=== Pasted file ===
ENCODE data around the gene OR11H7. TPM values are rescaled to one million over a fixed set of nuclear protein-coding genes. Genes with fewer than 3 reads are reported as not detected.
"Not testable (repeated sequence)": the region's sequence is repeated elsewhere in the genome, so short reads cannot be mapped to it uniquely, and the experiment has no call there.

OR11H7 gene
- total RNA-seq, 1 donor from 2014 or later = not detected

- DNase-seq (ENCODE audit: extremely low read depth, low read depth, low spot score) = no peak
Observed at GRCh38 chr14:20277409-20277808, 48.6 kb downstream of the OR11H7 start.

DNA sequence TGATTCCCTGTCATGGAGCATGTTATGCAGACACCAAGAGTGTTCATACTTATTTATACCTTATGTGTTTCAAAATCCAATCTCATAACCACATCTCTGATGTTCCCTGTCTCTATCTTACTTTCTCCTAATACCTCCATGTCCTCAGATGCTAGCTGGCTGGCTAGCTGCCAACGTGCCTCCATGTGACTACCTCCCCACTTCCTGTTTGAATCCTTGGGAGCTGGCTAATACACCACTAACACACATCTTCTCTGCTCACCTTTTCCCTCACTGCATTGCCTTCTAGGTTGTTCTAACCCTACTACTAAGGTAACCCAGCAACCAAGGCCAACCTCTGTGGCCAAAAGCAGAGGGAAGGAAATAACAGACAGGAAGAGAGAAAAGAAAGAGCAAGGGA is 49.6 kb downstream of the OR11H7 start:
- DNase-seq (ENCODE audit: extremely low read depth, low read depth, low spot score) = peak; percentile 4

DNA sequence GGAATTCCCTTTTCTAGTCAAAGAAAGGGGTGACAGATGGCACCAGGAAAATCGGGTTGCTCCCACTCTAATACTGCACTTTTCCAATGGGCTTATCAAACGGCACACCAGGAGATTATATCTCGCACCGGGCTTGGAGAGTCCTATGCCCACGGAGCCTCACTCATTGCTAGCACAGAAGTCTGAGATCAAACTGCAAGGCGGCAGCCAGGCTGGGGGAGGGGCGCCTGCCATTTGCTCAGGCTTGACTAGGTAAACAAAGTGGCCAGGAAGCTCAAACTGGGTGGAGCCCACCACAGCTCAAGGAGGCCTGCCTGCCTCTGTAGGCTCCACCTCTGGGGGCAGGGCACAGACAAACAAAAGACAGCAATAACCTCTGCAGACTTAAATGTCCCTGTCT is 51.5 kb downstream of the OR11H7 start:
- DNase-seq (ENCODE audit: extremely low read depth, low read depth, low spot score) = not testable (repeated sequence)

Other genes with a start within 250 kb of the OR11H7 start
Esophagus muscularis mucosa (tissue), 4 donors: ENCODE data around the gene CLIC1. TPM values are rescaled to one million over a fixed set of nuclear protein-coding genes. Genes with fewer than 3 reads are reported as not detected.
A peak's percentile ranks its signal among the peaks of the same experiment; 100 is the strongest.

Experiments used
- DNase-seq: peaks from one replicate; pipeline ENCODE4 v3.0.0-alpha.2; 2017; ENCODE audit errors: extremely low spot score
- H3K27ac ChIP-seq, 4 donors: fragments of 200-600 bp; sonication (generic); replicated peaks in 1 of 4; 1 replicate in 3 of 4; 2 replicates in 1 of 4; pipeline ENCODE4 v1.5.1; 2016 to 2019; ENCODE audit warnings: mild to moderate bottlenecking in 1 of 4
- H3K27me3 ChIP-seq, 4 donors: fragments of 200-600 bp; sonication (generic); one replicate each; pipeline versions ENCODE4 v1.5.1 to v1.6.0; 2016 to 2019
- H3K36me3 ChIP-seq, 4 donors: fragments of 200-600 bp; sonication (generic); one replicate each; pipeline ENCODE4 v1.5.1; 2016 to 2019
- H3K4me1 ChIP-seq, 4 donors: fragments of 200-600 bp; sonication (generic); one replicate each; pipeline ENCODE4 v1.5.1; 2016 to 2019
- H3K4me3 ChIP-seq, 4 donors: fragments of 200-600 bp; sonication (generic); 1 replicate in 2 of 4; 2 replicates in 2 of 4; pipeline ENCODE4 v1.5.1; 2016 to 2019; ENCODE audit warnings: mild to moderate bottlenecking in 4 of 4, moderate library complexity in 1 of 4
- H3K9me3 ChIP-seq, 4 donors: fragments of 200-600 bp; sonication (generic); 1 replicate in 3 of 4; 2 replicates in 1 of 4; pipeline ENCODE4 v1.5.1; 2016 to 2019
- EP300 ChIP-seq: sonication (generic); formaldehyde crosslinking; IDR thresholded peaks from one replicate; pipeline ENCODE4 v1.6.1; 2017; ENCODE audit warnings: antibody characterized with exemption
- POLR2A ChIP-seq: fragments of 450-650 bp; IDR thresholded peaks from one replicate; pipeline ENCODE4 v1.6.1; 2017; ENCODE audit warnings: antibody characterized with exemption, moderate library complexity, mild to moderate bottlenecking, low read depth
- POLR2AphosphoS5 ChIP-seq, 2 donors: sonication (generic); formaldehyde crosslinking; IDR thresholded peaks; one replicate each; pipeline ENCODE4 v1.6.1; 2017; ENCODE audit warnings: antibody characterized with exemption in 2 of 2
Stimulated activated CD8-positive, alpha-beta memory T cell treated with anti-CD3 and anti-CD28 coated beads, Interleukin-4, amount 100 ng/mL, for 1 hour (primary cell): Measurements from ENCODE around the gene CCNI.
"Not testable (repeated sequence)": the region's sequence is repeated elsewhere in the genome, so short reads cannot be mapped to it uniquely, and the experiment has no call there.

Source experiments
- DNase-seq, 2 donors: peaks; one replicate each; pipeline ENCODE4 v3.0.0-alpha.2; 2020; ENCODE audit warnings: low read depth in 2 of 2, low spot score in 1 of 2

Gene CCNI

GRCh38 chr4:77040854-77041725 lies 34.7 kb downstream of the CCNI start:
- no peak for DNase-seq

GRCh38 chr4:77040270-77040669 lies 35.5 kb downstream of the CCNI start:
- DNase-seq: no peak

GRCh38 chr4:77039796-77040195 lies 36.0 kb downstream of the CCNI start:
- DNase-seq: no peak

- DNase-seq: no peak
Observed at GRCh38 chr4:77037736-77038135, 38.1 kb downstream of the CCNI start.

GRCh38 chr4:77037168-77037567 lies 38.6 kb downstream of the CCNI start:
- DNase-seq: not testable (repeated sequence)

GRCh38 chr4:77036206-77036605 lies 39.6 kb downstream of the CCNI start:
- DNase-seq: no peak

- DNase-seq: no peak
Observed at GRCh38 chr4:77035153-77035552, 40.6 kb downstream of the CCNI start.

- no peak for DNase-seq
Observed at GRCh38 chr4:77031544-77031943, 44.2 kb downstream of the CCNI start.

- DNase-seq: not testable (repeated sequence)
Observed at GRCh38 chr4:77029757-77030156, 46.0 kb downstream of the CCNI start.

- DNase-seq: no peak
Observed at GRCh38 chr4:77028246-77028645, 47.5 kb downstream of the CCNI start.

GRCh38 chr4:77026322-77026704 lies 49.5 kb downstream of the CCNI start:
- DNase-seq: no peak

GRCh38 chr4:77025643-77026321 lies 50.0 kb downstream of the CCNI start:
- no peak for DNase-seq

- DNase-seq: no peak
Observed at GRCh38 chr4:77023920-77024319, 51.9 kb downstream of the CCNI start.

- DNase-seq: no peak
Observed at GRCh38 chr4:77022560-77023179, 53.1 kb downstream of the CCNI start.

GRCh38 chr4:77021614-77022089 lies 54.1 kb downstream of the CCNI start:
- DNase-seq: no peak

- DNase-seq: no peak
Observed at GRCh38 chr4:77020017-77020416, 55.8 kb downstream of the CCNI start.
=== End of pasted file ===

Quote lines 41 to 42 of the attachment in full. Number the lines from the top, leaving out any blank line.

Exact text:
- DNase-seq: no peak

- DNase-seq: no peak